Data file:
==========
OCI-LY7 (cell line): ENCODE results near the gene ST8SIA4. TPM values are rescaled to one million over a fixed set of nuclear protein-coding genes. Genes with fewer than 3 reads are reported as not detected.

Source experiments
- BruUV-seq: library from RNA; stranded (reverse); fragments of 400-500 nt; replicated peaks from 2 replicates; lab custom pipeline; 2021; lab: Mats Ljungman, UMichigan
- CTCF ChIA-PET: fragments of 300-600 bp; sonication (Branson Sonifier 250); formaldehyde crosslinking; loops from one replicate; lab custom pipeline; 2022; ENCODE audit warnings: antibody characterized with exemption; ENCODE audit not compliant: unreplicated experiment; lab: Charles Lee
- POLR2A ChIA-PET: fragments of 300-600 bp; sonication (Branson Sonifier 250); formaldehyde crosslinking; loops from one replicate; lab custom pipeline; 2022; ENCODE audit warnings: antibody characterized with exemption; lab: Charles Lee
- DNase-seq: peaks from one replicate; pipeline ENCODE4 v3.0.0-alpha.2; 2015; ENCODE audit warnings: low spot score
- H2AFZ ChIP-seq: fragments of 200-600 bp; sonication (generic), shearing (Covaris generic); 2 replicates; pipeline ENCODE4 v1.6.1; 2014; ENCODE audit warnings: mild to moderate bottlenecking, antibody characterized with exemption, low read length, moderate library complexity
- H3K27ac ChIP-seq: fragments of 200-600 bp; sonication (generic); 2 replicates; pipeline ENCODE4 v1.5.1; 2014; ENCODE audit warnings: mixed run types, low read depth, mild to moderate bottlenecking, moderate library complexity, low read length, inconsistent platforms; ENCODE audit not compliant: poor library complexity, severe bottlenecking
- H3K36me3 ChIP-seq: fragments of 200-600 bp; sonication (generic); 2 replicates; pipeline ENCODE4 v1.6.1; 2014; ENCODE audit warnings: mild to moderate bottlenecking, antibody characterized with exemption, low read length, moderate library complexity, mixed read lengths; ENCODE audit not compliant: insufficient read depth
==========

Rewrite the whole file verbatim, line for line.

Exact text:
OCI-LY7 (cell line): ENCODE results near the gene ST8SIA4. TPM values are rescaled to one million over a fixed set of nuclear protein-coding genes. Genes with fewer than 3 reads are reported as not detected.

Source experiments
- BruUV-seq: library from RNA; stranded (reverse); fragments of 400-500 nt; replicated peaks from 2 replicates; lab custom pipeline; 2021; lab: Mats Ljungman, UMichigan
- CTCF ChIA-PET: fragments of 300-600 bp; sonication (Branson Sonifier 250); formaldehyde crosslinking; loops from one replicate; lab custom pipeline; 2022; ENCODE audit warnings: antibody characterized with exemption; ENCODE audit not compliant: unreplicated experiment; lab: Charles Lee
- POLR2A ChIA-PET: fragments of 300-600 bp; sonication (Branson Sonifier 250); formaldehyde crosslinking; loops from one replicate; lab custom pipeline; 2022; ENCODE audit warnings: antibody characterized with exemption; lab: Charles Lee
- DNase-seq: peaks from one replicate; pipeline ENCODE4 v3.0.0-alpha.2; 2015; ENCODE audit warnings: low spot score
- H2AFZ ChIP-seq: fragments of 200-600 bp; sonication (generic), shearing (Covaris generic); 2 replicates; pipeline ENCODE4 v1.6.1; 2014; ENCODE audit warnings: mild to moderate bottlenecking, antibody characterized with exemption, low read length, moderate library complexity
- H3K27ac ChIP-seq: fragments of 200-600 bp; sonication (generic); 2 replicates; pipeline ENCODE4 v1.5.1; 2014; ENCODE audit warnings: mixed run types, low read depth, mild to moderate bottlenecking, moderate library complexity, low read length, inconsistent platforms; ENCODE audit not compliant: poor library complexity, severe bottlenecking
- H3K36me3 ChIP-seq: fragments of 200-600 bp; sonication (generic); 2 replicates; pipeline ENCODE4 v1.6.1; 2014; ENCODE audit warnings: mild to moderate bottlenecking, antibody characterized with exemption, low read length, moderate library complexity, mixed read lengths; ENCODE audit not compliant: insufficient read depth